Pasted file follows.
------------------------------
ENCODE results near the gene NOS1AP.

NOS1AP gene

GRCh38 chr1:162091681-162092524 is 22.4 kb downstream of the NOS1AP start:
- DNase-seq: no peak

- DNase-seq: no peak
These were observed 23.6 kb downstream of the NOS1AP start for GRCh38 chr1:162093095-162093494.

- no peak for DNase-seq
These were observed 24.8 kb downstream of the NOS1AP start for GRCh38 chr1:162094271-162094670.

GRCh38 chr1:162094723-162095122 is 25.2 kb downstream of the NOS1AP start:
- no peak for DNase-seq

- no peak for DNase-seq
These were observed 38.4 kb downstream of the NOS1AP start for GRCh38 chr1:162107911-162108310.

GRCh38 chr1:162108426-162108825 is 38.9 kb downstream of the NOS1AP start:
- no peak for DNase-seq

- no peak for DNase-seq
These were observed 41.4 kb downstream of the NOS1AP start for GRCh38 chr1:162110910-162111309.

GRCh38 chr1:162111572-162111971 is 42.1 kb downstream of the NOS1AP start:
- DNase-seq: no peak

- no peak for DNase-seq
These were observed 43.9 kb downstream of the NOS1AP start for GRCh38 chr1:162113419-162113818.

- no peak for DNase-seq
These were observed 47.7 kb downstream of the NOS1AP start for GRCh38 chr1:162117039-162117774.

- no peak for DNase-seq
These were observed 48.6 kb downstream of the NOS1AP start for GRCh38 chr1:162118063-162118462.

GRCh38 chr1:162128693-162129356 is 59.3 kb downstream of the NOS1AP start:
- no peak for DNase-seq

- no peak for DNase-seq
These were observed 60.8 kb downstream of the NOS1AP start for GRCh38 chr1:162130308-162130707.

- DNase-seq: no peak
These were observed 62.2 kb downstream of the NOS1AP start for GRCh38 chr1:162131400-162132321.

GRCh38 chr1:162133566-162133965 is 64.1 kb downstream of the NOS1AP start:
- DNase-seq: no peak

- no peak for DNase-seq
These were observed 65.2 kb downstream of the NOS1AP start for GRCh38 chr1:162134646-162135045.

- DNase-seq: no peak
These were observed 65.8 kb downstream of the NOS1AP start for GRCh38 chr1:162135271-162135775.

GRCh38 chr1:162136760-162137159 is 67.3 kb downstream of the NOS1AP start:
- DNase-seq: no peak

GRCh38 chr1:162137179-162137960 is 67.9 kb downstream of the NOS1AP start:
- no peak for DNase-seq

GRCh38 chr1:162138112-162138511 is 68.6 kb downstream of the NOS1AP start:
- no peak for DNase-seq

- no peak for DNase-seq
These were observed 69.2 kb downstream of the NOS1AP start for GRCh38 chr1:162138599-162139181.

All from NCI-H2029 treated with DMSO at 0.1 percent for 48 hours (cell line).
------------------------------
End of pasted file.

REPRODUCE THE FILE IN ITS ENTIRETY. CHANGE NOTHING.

ENCODE results near the gene NOS1AP.

NOS1AP gene

GRCh38 chr1:162091681-162092524 is 22.4 kb downstream of the NOS1AP start:
- DNase-seq: no peak

- DNase-seq: no peak
These were observed 23.6 kb downstream of the NOS1AP start for GRCh38 chr1:162093095-162093494.

- no peak for DNase-seq
These were observed 24.8 kb downstream of the NOS1AP start for GRCh38 chr1:162094271-162094670.

GRCh38 chr1:162094723-162095122 is 25.2 kb downstream of the NOS1AP start:
- no peak for DNase-seq

- no peak for DNase-seq
These were observed 38.4 kb downstream of the NOS1AP start for GRCh38 chr1:162107911-162108310.

GRCh38 chr1:162108426-162108825 is 38.9 kb downstream of the NOS1AP start:
- no peak for DNase-seq

- no peak for DNase-seq
These were observed 41.4 kb downstream of the NOS1AP start for GRCh38 chr1:162110910-162111309.

GRCh38 chr1:162111572-162111971 is 42.1 kb downstream of the NOS1AP start:
- DNase-seq: no peak

- no peak for DNase-seq
These were observed 43.9 kb downstream of the NOS1AP start for GRCh38 chr1:162113419-162113818.

- no peak for DNase-seq
These were observed 47.7 kb downstream of the NOS1AP start for GRCh38 chr1:162117039-162117774.

- no peak for DNase-seq
These were observed 48.6 kb downstream of the NOS1AP start for GRCh38 chr1:162118063-162118462.

GRCh38 chr1:162128693-162129356 is 59.3 kb downstream of the NOS1AP start:
- no peak for DNase-seq

- no peak for DNase-seq
These were observed 60.8 kb downstream of the NOS1AP start for GRCh38 chr1:162130308-162130707.

- DNase-seq: no peak
These were observed 62.2 kb downstream of the NOS1AP start for GRCh38 chr1:162131400-162132321.

GRCh38 chr1:162133566-162133965 is 64.1 kb downstream of the NOS1AP start:
- DNase-seq: no peak

- no peak for DNase-seq
These were observed 65.2 kb downstream of the NOS1AP start for GRCh38 chr1:162134646-162135045.

- DNase-seq: no peak
These were observed 65.8 kb downstream of the NOS1AP start for GRCh38 chr1:162135271-162135775.

GRCh38 chr1:162136760-162137159 is 67.3 kb downstream of the NOS1AP start:
- DNase-seq: no peak

GRCh38 chr1:162137179-162137960 is 67.9 kb downstream of the NOS1AP start:
- no peak for DNase-seq

GRCh38 chr1:162138112-162138511 is 68.6 kb downstream of the NOS1AP start:
- no peak for DNase-seq

- no peak for DNase-seq
These were observed 69.2 kb downstream of the NOS1AP start for GRCh38 chr1:162138599-162139181.

All from NCI-H2029 treated with DMSO at 0.1 percent for 48 hours (cell line).